c)
Insufficient substantiation of grounds for opposition 

In T 182/89 (OJ 1991, 391) the board observed that in order to establish insufficiency, a mere statement by an opponent that one example in a patent had been repeated once "exactly as described" without obtaining exactly the described results as set out and claimed in the patent was clearly inadequate. On the question of substantiation, the board took the view that, if a notice of opposition alleging insufficiency under Art. 100(b) EPC 1973 as the sole ground for opposition contained such a statement as the only indication of "facts, evidence and arguments" in support of this ground, then the notice of opposition should be regarded as inadmissible even if the alleged facts were subsequently proved.

In T 550/88 (OJ 1992, 117) the board of appeal considered whether national prior rights could as a matter of law constitute "facts or evidence" relevant to the ground of lack of novelty under Art. 54(1) and (3) EPC 1973. In the board's judgment, on the proper interpretation of Art. 54(3) EPC 1973, national prior rights were not comprised in the state of the art, and only prior European patent applications filed under the Convention could be considered as such under Art. 54(3) EPC 1973. The board decided that the opposition was inadmissible because the only facts and evidence indicated in the notice of opposition were references to national prior rights.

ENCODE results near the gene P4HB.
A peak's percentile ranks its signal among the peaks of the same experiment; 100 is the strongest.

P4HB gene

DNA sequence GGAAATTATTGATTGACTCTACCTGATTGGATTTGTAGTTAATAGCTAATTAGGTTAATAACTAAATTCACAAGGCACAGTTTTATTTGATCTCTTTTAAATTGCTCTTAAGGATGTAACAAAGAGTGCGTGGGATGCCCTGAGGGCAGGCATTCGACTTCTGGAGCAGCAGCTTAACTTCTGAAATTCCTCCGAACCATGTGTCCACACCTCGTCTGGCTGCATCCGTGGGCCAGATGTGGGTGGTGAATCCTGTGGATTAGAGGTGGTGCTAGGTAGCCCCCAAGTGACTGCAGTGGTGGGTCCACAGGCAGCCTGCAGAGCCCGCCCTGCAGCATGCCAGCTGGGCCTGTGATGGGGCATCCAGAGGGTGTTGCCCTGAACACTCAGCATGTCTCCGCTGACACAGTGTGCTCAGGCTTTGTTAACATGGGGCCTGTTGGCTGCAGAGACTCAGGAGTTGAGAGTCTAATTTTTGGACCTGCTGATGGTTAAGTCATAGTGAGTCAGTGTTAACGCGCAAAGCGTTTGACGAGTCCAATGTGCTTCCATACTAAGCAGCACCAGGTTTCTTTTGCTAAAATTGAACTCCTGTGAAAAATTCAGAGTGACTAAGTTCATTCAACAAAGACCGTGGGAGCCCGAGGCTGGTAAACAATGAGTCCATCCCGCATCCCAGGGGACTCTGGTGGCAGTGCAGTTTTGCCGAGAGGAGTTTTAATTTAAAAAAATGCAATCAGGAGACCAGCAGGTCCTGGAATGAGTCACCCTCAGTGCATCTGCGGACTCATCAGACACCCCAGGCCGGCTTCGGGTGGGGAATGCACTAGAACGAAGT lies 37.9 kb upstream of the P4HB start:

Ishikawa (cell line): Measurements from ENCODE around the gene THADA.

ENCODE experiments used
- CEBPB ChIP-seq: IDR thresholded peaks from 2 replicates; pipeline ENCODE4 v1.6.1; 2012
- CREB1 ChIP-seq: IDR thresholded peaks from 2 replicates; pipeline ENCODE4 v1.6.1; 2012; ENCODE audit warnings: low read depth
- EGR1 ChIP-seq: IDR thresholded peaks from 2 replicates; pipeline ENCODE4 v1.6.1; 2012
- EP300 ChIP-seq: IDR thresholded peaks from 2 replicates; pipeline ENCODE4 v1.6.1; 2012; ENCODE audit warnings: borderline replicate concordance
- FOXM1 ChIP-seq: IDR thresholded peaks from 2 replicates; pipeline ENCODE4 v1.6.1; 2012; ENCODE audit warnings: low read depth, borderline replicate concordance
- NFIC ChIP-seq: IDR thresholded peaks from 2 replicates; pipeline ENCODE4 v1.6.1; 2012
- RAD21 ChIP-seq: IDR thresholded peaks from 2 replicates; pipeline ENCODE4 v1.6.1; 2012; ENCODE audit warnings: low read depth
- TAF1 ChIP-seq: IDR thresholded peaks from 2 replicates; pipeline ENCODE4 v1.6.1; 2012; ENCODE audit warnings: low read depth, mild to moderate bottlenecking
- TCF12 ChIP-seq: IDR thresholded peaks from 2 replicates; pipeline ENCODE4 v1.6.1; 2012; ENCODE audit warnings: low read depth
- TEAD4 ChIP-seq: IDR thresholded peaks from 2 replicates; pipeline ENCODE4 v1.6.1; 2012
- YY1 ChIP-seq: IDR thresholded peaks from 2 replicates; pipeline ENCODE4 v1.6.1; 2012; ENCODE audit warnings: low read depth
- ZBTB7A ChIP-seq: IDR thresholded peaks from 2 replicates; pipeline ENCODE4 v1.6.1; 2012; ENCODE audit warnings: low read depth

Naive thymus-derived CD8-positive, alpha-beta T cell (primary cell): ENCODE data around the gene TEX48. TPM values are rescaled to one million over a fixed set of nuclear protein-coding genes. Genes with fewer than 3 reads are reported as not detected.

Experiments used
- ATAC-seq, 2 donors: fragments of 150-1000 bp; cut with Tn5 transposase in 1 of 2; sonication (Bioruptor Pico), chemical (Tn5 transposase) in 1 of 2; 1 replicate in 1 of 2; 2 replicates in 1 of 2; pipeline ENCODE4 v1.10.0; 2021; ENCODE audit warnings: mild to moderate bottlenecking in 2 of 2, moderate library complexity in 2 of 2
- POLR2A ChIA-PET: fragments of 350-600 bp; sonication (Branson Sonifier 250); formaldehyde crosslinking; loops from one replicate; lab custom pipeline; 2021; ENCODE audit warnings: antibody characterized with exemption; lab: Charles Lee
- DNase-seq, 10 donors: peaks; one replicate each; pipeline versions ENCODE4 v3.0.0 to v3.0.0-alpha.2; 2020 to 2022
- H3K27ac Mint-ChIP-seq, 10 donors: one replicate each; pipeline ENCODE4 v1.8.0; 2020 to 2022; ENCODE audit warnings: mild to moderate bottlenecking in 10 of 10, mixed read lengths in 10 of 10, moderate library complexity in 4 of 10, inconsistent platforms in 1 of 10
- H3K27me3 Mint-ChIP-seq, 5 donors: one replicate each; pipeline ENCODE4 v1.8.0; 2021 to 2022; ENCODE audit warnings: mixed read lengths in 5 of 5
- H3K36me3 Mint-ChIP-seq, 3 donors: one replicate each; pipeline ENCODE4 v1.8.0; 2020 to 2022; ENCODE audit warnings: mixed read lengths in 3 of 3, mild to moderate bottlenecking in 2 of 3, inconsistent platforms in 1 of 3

According to T 613/10, the admissibility of the opposition has to be decided in the light of the circumstances of the case, especially if the requirements of R. 76(2)(c) EPC are not clearly and unambiguously met. Those circumstances include not just the technical complexity of the subject-matter in the opposed patent and the citations but also the number of claims and the number of citations – even if in principle an opposition can contain any number of attacks or citations. The patent proprietor should not have to try and work out the opponent's case for himself, from inadequate information given in the notice of opposition. In the case before the board, notice of opposition had been filed within the opposition period on the official form and two additional sheets. These listed 26 items of evidence, which however were filed, together with a detailed statement, only after the period expired. The notice had indicated the grounds of lack of novelty and lack of inventive step but did not say which citations related to which. None of the cited passages or drawings had been compared with the features of any of the 26 claims; nor had any technical connection been established between the citations and the claims. The board concluded that the notice of opposition did not properly indicate the facts presented in support of either of the two grounds, so that the requirements of R. 76(2)(c) EPC were not fulfilled.

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